With an excellent client experience on certain platforms and next-generation communications features overriding a few management shortcomings, DiVitas Network’s mobile unified communication solution provides a fine alternative for businesses looking to fully integrate their smartphones with the corporate telephony server.
With its second-generation platform, DiVitas Networks successfully expands beyond FMC (fixed mobile convergence) staple features like one-number portability across cellular and Wi-Fi networks and complete integration of mobile phones into the corporate PBX. With the latest iteration of its Mobile Unified Communications solution, DiVitas now features unified communications features like secured instant messaging, presence, and visual voicemail.
Pricing for the DiVitas solution is based on the number of users licensed within the system, with licenses sold in packages of 10, 25, 100 or 500. With a list price of between $400 and $420 per user, the DiVitas solution would cost around $40,000 to $42,000 for 100 users, or $200,000 to $210,000 for 500 users. The license is all-inclusive for DiVitas features, as one-number portability, roaming between networks, presence and Visual Voicemail are all included in the base price.
However, system implementers should be aware that the DiVitas solution is sold as a software appliance for customers to install on their own equipment. Therefore, companies will need to factor in the need for server hardware into the upfront cost assessment. On its Web site, DiVitas lists four different hardware solutions prequalified for installation (including three Dell machines and one from Hewlett-Packard).
DiVitas representatives claim a single server can handle up to 500 mobile users, depending on configuration.
On the Web site, DiVitas lists IP PBX systems from 11 different vendors among those supported (including Cisco Systems, Mitel Networks, Nortel Networks and Avaya), but because DiVitas proxies all call management and media traffic from the DiVitas client to the rest of the network via a SIP trunk, I’d expect DiVitas to work with just about any PBX that support SIP trunks. I tested the DiVitas solution in conjunction with a Trixbox/Asterisk deployment.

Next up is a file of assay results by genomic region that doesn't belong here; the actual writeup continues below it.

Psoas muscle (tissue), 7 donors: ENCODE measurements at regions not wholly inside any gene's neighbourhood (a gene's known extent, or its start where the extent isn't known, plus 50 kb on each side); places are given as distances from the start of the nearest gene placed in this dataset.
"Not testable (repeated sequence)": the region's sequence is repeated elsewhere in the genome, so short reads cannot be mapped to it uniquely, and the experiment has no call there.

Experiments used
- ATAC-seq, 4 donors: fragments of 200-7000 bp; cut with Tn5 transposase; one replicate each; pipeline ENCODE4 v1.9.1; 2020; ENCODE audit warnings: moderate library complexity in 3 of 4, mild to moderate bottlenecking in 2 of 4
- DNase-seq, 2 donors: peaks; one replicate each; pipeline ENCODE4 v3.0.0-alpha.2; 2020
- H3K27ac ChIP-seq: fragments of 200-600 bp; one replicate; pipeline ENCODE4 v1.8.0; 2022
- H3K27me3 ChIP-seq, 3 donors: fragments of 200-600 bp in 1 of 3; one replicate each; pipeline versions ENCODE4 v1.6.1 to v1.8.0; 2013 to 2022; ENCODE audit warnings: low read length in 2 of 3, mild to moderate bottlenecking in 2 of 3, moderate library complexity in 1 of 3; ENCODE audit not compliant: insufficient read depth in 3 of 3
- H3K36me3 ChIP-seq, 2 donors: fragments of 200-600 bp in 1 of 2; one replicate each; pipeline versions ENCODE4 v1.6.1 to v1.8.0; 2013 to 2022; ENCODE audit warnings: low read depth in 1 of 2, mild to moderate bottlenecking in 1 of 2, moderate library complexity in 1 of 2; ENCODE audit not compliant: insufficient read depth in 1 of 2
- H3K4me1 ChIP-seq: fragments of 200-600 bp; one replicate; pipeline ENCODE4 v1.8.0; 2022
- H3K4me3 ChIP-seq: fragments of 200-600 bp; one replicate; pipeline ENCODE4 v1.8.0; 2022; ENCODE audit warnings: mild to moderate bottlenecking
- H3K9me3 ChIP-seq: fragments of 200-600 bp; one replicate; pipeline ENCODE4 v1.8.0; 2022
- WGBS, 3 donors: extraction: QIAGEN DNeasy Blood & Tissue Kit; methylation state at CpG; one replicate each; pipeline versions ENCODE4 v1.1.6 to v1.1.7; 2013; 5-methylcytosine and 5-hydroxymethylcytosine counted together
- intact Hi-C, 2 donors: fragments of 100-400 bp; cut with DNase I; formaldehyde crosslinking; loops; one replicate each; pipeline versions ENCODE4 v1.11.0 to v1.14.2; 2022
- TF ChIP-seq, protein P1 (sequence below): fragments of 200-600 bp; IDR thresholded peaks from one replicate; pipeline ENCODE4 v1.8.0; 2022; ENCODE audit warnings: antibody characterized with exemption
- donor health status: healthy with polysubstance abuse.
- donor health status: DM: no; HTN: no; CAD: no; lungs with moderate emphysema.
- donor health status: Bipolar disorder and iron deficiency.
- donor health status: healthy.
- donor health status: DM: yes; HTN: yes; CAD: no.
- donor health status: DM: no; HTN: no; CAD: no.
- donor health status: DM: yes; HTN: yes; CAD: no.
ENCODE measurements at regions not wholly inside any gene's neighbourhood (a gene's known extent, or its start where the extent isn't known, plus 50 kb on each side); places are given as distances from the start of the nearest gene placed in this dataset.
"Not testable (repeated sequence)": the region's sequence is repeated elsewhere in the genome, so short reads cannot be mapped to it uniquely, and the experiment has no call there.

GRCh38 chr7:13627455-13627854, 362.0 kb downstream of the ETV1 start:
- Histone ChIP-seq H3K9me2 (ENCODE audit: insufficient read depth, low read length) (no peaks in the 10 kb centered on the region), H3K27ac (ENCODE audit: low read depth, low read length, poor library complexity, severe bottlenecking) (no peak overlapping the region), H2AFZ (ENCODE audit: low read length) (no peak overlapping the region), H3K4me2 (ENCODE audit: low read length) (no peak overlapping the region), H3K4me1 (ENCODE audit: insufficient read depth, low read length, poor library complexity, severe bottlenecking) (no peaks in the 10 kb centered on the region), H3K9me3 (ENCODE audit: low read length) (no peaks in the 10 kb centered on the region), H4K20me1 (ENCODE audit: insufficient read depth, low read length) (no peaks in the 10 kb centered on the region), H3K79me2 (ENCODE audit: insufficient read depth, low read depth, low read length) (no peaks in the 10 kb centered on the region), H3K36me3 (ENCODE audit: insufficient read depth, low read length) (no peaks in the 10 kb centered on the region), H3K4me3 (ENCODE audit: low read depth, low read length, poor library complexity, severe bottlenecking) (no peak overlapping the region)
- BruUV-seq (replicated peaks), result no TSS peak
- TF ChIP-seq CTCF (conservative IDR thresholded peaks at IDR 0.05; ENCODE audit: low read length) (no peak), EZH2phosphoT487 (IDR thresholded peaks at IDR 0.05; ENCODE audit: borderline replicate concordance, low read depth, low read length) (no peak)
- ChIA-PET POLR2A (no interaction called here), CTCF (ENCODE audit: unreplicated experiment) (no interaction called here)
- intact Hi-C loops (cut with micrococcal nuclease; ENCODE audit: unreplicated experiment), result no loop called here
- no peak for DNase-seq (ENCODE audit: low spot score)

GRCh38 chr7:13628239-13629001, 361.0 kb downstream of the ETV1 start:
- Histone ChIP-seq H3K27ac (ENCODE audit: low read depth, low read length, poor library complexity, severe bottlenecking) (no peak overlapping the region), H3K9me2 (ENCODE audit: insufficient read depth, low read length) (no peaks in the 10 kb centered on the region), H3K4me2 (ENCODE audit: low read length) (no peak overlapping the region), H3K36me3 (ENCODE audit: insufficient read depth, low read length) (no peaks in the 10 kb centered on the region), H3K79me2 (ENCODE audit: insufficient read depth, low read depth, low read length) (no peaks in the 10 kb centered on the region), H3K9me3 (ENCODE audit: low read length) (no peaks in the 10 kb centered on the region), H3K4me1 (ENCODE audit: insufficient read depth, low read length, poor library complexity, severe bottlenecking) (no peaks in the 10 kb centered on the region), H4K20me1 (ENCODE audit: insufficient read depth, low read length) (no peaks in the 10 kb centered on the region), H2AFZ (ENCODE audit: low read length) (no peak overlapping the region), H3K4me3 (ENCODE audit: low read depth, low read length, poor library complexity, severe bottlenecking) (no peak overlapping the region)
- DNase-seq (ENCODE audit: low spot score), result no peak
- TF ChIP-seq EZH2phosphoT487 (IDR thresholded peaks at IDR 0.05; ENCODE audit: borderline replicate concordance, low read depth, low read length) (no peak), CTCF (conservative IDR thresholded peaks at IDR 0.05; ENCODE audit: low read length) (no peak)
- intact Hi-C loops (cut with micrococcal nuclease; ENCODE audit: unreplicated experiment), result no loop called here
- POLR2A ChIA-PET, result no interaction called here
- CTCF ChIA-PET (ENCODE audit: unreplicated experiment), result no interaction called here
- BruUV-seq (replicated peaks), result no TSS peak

I was underwhelmed by the DiVitas’ setup process, as I did not find the management interface intuitive, and it lacked any integrated help resources to guide me. This is an unfortunate shortcoming, because managing the DiVitas Server is really like managing a distinct second PBX-I had to make sure dial plans matched up on Trixbox and the DiVitas Server, and to configure extensions on the PBX and DiVitas Server, as well as both inbound and outbound rules. Adding to the confusion, the DiVitas Server also offered many services that may duplicate existing features on the existing telephony platform-the DiVitas Server runs its own voicemail service to deliver Visual Voicemail, and can be used to host conferences as well.
I also found myself wanting some kind of directory integration, allowing me to pull user data via LDAP or Active Directory from an existing store where user contact data and group affiliations might already be defined. The administration page would let me import this data from a CSV file for large deployments, however.
Nokia On Point; AT&T Troublesome